The effects of air pollutants on the body are already well known, and can make existing conditions, such as respiratory disorders even worse. However, new research shows air pollution exposure can also make COVID-19 symptoms even more severe. In light of this, we need to do all we can to protect ourselves and others from pollution exposure especially at this time. We have therefore decided to update our Bonfire Code of Practice.
Since the COVID-19 lockdown restrictions Solihull Council’s Environmental Compliance team has seen an increase in complaints concerning bonfires as a result of the burning of green garden waste.
Although there is no specific legislation prohibiting garden bonfires, COVID-19 is a respiratory disease so we are asking residents to avoid lighting bonfires which can make breathing difficulties worse.
In addition, there is a risk of fires getting out of control placing further strain on our already stretched emergency services.
Although we have every sympathy with people’s inability to dispose of garden waste at this time, Solihull Council positively discourages people from lighting bonfires.
If you still wish to light a bonfire, please follow the Council’s guidelines, which are:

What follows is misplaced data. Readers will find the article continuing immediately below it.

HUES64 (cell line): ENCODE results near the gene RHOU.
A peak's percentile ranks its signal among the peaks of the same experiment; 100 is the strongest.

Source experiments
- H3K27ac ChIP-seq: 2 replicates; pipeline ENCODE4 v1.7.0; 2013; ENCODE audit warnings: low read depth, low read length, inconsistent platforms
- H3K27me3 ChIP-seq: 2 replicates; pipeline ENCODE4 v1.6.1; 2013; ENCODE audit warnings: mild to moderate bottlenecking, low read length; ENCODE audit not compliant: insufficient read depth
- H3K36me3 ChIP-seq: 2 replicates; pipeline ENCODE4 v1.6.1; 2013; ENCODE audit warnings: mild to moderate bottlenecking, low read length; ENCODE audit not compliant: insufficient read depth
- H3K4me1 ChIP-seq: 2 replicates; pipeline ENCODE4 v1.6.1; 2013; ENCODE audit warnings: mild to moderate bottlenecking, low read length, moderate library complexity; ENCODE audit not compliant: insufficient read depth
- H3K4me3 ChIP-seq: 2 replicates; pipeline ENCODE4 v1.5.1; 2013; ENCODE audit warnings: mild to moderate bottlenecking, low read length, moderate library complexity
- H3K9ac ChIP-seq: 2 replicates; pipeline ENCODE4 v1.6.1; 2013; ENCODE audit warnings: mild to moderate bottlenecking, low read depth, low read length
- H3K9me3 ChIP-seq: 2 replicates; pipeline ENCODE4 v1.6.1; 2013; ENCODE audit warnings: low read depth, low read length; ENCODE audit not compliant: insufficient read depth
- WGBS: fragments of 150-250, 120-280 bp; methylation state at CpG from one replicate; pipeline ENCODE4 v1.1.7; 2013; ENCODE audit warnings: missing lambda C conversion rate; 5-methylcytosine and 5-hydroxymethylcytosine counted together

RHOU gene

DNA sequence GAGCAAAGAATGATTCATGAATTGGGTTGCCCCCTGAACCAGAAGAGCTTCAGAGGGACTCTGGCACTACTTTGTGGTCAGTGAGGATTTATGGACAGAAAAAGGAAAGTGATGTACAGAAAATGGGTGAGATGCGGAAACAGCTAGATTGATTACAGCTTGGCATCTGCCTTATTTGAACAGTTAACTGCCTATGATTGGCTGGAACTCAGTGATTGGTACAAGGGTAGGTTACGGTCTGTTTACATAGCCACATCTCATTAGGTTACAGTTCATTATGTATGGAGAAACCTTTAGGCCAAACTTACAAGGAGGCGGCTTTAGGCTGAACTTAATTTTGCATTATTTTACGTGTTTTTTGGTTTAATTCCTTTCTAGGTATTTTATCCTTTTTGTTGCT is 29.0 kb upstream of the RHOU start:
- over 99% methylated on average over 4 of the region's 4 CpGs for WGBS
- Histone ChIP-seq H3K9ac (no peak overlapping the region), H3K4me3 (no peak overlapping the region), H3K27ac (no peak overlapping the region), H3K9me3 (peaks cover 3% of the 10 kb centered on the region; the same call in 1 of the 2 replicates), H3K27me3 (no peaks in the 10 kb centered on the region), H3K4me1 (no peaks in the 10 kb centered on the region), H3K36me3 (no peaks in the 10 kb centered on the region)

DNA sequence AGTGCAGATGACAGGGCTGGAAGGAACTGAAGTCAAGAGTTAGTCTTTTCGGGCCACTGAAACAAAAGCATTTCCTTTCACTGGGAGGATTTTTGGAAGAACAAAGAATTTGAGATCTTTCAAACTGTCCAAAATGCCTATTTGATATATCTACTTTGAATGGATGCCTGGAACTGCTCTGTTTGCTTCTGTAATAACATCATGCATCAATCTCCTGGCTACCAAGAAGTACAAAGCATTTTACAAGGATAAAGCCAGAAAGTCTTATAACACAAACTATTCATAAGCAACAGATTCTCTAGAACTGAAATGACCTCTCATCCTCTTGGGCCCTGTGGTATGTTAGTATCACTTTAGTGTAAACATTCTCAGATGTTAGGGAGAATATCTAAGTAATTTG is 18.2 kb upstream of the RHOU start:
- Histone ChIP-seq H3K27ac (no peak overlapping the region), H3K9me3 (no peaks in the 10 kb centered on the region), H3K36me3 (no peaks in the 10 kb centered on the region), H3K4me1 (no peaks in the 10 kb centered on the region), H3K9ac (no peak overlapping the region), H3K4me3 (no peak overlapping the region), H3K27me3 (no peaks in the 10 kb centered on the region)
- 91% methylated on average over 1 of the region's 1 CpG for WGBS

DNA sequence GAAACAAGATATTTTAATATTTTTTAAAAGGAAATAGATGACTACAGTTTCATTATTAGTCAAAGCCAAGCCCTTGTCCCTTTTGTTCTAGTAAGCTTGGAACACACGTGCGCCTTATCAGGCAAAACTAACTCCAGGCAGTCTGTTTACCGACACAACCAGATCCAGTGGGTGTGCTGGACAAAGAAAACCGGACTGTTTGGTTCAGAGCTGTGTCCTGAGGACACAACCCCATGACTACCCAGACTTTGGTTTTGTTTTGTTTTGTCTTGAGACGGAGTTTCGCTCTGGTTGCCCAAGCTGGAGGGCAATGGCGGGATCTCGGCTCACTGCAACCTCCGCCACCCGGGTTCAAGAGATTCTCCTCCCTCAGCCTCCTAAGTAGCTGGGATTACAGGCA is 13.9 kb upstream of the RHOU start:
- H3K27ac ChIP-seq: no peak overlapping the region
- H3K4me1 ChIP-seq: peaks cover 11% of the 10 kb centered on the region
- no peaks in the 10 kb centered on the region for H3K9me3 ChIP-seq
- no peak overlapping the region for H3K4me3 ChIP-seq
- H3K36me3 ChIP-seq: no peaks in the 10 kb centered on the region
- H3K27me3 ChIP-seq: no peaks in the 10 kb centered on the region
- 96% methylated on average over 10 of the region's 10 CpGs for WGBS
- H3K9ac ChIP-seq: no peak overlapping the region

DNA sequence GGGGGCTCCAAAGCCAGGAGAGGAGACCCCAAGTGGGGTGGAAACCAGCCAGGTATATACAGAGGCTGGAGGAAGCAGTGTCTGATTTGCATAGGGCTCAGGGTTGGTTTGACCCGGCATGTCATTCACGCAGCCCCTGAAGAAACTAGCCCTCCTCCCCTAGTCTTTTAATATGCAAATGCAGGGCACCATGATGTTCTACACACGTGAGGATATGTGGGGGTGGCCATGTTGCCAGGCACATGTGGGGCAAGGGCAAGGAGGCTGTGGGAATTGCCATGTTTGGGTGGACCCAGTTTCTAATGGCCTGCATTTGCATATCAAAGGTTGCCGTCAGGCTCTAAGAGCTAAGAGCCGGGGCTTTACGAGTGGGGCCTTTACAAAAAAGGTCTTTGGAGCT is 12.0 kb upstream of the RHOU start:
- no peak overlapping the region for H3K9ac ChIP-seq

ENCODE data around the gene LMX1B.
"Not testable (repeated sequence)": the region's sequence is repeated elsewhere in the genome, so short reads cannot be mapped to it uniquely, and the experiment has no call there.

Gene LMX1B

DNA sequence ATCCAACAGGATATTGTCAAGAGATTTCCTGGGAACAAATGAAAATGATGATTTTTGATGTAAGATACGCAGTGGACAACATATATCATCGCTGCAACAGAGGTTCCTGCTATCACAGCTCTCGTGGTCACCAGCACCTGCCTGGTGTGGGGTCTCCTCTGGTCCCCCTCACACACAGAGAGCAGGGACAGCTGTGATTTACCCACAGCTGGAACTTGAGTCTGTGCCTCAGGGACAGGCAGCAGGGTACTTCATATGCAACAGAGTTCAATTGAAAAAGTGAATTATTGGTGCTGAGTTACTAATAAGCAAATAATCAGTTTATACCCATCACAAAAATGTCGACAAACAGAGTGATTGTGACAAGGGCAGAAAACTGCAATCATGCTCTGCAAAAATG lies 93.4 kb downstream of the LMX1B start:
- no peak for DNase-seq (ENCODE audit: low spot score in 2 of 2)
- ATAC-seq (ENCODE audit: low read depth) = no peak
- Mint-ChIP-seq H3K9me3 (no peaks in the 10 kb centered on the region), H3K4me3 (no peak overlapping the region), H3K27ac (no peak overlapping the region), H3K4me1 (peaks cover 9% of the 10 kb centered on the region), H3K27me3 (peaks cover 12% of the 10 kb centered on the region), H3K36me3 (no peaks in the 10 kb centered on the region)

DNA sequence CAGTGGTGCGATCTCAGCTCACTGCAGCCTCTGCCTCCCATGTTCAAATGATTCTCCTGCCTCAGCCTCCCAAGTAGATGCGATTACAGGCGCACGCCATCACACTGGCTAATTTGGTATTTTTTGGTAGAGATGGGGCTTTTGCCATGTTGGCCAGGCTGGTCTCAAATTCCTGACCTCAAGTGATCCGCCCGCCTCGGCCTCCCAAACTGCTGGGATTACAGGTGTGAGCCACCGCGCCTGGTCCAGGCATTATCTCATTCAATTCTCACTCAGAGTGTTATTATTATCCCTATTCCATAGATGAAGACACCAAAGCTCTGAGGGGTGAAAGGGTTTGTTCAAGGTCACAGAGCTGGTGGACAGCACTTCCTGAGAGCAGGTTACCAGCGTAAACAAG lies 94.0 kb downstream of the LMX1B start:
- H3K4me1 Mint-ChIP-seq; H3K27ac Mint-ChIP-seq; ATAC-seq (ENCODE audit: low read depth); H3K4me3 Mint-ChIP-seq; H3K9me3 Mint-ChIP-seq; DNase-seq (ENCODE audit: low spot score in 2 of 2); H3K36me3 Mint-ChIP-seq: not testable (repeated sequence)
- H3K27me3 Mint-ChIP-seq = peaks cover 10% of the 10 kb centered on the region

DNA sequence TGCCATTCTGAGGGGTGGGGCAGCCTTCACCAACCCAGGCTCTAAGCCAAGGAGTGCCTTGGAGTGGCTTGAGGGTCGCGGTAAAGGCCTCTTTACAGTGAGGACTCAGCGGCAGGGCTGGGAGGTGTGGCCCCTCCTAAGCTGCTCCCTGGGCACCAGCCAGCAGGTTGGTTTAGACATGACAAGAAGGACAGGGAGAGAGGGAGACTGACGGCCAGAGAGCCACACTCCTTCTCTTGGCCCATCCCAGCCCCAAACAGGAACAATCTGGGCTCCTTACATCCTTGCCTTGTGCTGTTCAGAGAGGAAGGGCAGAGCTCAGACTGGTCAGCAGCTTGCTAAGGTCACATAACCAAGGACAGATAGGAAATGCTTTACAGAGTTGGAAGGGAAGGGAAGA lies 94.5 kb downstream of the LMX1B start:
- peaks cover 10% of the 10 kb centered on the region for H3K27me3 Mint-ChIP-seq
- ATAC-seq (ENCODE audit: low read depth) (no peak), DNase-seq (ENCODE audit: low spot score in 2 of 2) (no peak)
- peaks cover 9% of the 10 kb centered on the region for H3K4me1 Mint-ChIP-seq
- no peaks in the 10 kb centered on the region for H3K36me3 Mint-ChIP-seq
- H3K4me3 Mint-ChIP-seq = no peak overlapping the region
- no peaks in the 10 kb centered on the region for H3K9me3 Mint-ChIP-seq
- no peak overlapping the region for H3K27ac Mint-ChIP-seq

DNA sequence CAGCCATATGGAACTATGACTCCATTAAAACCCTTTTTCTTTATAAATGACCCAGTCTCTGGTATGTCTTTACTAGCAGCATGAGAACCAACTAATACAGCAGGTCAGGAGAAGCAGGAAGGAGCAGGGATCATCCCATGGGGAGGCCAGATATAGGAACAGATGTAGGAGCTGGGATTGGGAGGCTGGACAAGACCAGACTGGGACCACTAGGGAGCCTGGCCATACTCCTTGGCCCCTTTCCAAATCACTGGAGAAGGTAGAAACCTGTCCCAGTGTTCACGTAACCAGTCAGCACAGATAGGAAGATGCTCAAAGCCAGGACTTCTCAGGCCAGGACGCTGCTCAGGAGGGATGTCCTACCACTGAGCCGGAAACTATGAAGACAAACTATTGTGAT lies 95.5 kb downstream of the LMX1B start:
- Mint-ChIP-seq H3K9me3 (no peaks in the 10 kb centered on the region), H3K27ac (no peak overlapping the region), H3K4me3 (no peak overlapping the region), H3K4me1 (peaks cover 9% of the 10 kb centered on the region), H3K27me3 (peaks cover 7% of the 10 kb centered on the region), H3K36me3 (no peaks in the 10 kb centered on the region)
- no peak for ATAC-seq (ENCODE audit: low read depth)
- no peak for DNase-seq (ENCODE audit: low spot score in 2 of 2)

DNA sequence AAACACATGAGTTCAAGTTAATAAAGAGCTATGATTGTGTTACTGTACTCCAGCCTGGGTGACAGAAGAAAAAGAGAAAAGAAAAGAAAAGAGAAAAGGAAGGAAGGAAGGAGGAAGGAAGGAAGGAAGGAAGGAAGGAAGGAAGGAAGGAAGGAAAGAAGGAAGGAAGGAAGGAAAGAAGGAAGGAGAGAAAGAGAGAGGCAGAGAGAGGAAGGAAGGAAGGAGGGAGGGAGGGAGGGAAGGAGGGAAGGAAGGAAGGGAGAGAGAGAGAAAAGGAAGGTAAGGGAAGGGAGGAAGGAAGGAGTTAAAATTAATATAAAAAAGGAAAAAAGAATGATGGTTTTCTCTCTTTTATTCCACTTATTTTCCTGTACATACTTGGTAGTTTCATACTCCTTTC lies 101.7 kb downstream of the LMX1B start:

- Do not light a bonfire before 8 pm and extinguish it by 10pm
- Do not light a bonfire if a neighbour is using or is likely to use the garden
- Do not light a bonfire if there is washing on a neighbours’ line
- Do not light a bonfire if neighbours’ windows are left open
- Do not light a bonfire if the weather is wet, windy or misty.
- Do not burn wet material
- Do not leave a fire smouldering
- Do not burn household waste, plastics, rubber or any other material, which could cause dark smoke or harmful combustion products
- Do not allow smoke to blow across a road
Remember to build it as far away from neighbours’ properties as possible, away from fences, hedges or other combustible materials which might catch fire accidentally.
Ensure you attend the fires at all times and have plenty of water ready.
Bonfires can cause a statutory nuisance, so continually monitor whether the fire might cause annoyance and extinguish it if there is potential for nuisance.
While a single event is unlikely to meet the criteria of a statutory nuisance, householders having multiple regular bonfires which are likely to cause such a nuisance will be investigated. This could result in a fine of up to £5,000.